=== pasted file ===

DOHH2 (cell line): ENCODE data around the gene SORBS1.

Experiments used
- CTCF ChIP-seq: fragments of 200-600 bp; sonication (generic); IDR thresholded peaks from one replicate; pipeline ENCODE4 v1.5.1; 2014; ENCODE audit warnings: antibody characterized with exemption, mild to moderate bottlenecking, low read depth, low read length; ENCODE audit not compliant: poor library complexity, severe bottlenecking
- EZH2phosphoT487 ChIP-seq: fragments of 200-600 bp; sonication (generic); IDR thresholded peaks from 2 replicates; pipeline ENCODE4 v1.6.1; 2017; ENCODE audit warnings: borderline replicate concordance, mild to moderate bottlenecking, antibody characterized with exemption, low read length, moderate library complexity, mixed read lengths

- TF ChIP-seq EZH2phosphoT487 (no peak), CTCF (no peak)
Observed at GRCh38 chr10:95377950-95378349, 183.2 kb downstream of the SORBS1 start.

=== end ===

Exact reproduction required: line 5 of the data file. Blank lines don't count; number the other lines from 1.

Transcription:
- TF ChIP-seq EZH2phosphoT487 (no peak), CTCF (no peak)